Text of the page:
Anyone who has been in business for any length of time understands the importance of concise, legible and fully understandable agreements between the client and the vendor, contractor or entity providing a service.
If you hire someone to take ‘care’ of your yard, you probably mean for them to mow the lawn, edge the flower beds and sweep up and dispose of any trash or debris. Having a yard man come to your house and expecting full payment after he only edges the flower beds or pulls a few weeds is not what you thought you were getting, was it?
Well, the same example is true in the investor remodeling business.
You buy a house at a good price and you need to have it put into decent shape to either sell it, or rent it out.
You want the job done right. You want the job done fast and you want the job done as reasonable as possible.
You are driving in the neighborhood and lo and behold here is a truck working down the street from the house you just bought.
You go inside, meet Chuck and ask him to look at the house you bought down the street.
Chuck gets into his truck, makes a walk through with you, writes his bid on a large yellow pad and in the lower right hand corner is his price.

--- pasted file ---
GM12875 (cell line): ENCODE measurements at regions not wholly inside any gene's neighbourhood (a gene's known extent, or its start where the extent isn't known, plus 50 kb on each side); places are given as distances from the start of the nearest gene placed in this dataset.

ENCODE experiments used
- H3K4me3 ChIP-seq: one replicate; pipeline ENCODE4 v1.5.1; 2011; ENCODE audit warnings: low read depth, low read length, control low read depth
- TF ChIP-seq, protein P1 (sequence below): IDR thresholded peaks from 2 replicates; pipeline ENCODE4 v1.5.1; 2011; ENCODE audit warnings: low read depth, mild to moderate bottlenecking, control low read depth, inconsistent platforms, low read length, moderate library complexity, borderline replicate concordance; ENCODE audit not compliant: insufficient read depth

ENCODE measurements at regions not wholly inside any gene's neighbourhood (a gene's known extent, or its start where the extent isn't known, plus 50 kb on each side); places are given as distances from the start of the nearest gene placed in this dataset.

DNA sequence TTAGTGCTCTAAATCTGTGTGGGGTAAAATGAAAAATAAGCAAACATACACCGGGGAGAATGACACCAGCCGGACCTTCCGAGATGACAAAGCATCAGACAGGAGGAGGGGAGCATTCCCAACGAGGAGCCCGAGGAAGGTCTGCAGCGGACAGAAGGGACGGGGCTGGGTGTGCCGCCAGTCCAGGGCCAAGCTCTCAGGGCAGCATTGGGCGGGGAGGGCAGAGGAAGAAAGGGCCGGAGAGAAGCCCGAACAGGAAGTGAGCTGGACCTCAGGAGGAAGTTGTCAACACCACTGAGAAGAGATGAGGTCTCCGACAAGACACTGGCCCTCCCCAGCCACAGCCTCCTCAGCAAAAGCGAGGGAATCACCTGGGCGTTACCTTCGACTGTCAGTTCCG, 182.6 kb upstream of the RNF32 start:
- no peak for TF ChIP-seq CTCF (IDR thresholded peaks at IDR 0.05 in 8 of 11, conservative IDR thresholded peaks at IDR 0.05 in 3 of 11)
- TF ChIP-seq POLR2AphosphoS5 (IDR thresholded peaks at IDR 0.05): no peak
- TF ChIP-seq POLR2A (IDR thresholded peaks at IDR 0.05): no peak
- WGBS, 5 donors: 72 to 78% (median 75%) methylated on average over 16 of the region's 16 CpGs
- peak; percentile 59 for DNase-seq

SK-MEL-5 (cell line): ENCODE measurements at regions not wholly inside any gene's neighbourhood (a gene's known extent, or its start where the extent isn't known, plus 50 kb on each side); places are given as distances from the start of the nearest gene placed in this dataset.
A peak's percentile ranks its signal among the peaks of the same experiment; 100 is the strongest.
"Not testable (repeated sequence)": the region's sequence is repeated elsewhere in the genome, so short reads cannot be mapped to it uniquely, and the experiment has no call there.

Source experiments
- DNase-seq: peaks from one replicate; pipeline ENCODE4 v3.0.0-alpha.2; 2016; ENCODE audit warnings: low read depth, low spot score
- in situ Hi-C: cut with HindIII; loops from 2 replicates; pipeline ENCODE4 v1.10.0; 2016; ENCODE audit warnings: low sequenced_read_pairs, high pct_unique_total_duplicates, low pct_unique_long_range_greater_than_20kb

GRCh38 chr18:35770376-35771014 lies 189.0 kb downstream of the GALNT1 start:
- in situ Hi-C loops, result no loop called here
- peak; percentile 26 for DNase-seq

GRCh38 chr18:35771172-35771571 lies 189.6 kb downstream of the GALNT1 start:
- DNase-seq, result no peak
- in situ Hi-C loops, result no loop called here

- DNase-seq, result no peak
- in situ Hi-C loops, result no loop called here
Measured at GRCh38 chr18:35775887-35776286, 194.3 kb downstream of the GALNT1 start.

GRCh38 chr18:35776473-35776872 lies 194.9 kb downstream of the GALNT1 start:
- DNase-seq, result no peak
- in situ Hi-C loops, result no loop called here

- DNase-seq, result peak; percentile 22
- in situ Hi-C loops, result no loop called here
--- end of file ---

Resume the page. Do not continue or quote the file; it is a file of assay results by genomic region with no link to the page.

You look it over and start to ask questions.
“What are you going to do about the kitchen?”
“Oh, we’ll take care of THAT” is his response.
“How about the flooring?”
“THAT, as well.”
You name several other items and the response is always the same.
“Don’t worry about it, we’ll take care of THAT.”
Ok, so my question is, if you don’t know what you are getting….then how will you know what you should pay for?
As you may know, we have done close to 800 investor houses since we started 5 years ago. We have a very detailed proprietary software program that allows us to give you a complete proposal about what we think you should do to your investment to maximize your return.
We hear things like… ‘I thought they were going to replace all of the light switch plates and outlet plates in the house.’
Well, if it wasn’t in a written format (i.e a proposal) then if y our contractor just painted over 30-40 plates and covers, then how can you hold him to take care of this issue?
Did he agree to fix ‘THAT’?
Or do you have to do this later on yourself or find someone to complete the job?
If you have ever tried to find a general handyman type of person to do some really small jobs, such as hanging a door properly or just replacing some old plumbing faucets, then you know how difficult and expensive it can be.
These ‘little’ items can cost much more than you bargained for, simply because they were not addressed by your contractor.
You want to see what a detailed proposal looks like?
You want to see how the work will be done and what will be done?